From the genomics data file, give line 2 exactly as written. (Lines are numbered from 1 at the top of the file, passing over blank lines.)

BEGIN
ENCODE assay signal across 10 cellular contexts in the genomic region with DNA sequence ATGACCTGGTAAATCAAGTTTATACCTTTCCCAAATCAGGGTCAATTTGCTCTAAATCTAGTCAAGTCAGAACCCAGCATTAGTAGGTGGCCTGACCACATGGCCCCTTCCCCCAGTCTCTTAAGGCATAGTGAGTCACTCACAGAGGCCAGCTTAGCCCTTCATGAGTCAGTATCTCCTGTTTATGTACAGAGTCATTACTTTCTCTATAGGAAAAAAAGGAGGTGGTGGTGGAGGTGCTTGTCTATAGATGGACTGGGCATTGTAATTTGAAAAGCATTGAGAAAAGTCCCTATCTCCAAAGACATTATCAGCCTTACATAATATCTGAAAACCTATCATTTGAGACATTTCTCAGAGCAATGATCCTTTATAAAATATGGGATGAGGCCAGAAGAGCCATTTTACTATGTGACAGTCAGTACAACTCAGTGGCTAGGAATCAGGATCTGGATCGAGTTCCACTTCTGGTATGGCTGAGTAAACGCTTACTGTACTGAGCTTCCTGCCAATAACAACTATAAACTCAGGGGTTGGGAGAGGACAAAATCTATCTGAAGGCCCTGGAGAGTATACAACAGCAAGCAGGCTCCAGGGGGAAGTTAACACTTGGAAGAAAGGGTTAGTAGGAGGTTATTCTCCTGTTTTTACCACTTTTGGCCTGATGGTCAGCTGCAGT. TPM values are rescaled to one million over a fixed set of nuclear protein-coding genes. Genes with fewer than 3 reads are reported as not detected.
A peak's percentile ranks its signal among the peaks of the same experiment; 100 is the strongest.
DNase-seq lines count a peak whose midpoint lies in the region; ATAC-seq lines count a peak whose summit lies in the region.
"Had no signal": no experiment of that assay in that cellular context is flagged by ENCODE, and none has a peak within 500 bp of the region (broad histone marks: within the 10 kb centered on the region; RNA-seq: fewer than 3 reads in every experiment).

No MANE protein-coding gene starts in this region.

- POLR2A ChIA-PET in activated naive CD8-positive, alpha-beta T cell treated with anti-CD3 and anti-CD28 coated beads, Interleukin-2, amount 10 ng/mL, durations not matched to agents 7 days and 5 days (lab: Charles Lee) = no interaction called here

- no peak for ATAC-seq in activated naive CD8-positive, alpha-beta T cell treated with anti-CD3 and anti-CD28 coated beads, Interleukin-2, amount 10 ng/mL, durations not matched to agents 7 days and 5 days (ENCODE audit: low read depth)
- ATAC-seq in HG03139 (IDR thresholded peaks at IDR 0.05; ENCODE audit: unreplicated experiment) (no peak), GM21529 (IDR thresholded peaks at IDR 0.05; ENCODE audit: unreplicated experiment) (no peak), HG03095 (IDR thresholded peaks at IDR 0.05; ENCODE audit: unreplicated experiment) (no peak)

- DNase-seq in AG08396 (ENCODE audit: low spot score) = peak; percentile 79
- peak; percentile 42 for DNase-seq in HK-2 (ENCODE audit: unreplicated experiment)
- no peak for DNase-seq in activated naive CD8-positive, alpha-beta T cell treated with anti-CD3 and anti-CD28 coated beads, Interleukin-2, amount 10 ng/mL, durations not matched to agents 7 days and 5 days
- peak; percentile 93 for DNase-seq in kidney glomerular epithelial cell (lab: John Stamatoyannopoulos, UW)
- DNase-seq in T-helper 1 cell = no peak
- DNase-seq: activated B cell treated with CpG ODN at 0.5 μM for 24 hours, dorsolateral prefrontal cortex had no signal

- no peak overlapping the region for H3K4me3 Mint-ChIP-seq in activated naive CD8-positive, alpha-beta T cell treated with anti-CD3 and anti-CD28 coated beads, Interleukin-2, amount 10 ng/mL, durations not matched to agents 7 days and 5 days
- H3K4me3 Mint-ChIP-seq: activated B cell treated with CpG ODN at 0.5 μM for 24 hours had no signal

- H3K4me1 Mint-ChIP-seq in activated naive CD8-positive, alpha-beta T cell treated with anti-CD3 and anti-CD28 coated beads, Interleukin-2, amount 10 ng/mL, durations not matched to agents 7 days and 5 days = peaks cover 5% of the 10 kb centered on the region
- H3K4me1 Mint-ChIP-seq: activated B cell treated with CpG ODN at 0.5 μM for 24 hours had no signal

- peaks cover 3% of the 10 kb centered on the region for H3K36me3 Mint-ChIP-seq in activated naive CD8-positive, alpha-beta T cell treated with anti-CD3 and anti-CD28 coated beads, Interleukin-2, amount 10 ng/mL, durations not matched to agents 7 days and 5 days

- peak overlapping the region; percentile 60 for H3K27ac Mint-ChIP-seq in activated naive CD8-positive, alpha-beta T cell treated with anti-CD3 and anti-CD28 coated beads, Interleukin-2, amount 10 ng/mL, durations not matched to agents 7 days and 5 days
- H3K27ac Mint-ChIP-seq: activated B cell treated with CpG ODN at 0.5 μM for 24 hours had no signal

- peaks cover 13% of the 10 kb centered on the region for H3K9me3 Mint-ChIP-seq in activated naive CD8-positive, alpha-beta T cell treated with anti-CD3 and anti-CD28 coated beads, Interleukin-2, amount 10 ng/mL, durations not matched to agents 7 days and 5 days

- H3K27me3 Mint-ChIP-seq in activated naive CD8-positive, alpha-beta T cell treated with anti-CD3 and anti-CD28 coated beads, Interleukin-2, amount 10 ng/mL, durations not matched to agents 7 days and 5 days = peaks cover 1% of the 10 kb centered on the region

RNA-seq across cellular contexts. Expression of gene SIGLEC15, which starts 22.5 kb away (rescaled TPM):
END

A peak's percentile ranks its signal among the peaks of the same experiment; 100 is the strongest.